Writing Covered Call Options for Income
If you’re seeking to boost income from your portfolio with a relatively low-risk strategy, then covered call writing is worth considering. You won’t lose money if you write covered calls in a disciplined way. However, this approach does come with one risk: You may be forced to sell your asset — at a profit.
When you write a covered call, you receive income in the form of the premium (paid by the option buyer). However, in exchange, you have an obligation: You may be required to sell your stock (or whatever the underlying asset may be) at a prearranged price.
If you’re going to be forced to do something, then it might as well be at a profit, right? Having a stock you own at $48, seeing the option exercised, and selling your stock at a strike price of $50 is a risk, but what the heck! You made money!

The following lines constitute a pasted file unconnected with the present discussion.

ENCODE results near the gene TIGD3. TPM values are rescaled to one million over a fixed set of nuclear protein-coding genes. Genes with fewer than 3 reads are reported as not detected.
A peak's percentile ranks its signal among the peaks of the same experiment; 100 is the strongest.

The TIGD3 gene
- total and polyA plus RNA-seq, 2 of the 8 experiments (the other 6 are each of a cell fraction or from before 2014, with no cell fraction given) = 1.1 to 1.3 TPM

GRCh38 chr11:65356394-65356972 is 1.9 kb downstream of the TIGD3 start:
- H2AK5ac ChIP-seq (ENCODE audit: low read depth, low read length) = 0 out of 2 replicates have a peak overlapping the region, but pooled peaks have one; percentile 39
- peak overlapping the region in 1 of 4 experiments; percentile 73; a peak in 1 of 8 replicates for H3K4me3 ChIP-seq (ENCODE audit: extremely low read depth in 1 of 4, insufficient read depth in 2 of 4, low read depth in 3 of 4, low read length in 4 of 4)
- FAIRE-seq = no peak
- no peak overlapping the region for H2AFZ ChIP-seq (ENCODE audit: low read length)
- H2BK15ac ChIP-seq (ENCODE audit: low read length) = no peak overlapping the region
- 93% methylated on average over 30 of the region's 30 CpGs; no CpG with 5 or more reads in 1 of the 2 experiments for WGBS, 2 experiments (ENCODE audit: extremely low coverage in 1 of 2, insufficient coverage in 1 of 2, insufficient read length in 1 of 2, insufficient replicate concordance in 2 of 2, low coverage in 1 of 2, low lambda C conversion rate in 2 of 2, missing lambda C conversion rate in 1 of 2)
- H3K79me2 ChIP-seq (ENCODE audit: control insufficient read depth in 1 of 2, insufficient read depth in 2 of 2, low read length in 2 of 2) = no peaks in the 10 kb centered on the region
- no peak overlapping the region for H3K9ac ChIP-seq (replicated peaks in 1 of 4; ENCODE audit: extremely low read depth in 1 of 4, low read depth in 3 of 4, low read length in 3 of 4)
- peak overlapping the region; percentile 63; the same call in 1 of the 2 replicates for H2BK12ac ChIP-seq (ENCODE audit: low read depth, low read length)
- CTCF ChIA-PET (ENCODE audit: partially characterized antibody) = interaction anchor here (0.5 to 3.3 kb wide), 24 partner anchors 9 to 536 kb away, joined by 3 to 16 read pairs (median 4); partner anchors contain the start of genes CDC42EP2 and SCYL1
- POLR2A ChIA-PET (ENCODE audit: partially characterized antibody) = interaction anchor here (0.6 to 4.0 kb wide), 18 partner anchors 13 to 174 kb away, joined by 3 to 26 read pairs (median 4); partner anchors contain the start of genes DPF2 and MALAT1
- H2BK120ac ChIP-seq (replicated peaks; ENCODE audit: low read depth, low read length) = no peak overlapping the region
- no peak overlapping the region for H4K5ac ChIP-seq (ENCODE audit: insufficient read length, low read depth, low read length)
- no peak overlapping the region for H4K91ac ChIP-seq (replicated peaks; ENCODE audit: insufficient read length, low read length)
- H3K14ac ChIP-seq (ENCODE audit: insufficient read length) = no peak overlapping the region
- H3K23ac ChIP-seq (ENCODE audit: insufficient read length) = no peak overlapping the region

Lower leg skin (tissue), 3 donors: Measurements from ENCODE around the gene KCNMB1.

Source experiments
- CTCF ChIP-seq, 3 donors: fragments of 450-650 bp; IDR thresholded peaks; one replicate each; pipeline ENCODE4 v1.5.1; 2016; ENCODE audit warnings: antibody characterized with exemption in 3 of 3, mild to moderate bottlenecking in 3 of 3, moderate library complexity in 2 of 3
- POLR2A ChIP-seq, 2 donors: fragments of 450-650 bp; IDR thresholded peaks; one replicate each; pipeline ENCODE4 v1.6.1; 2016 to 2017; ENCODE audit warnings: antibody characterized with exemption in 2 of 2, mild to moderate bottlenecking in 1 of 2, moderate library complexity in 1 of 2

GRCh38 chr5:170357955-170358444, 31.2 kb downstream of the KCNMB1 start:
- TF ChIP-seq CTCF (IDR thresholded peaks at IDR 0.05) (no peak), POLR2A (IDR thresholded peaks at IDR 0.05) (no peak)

When you write a covered call, you’re speculating that the market price of the underlying asset won’t go to (or exceed) the strike price during the time frame that the call option is active. The strategy is technically bearish, even though you may be bullish for the long term for your asset. Basically, you’re only bearish during the time the call option is in effect.
Doing (writing) a covered call can also be considered a form of hedging, which is effectively a short-term bet on the near-term future of the asset’s market price.
If a stock that you wrote a covered call on does indeed get called (the call option is exercised), then don’t fret. If you really like the stock, consider writing a put option. A put option would obligate you to buy the underlying stock. But let’s face it: Is buying really an obligation if you want the stock back? Many speculators do this tandem of writing a covered call and then immediately writing a put after seeing their covered call exercised.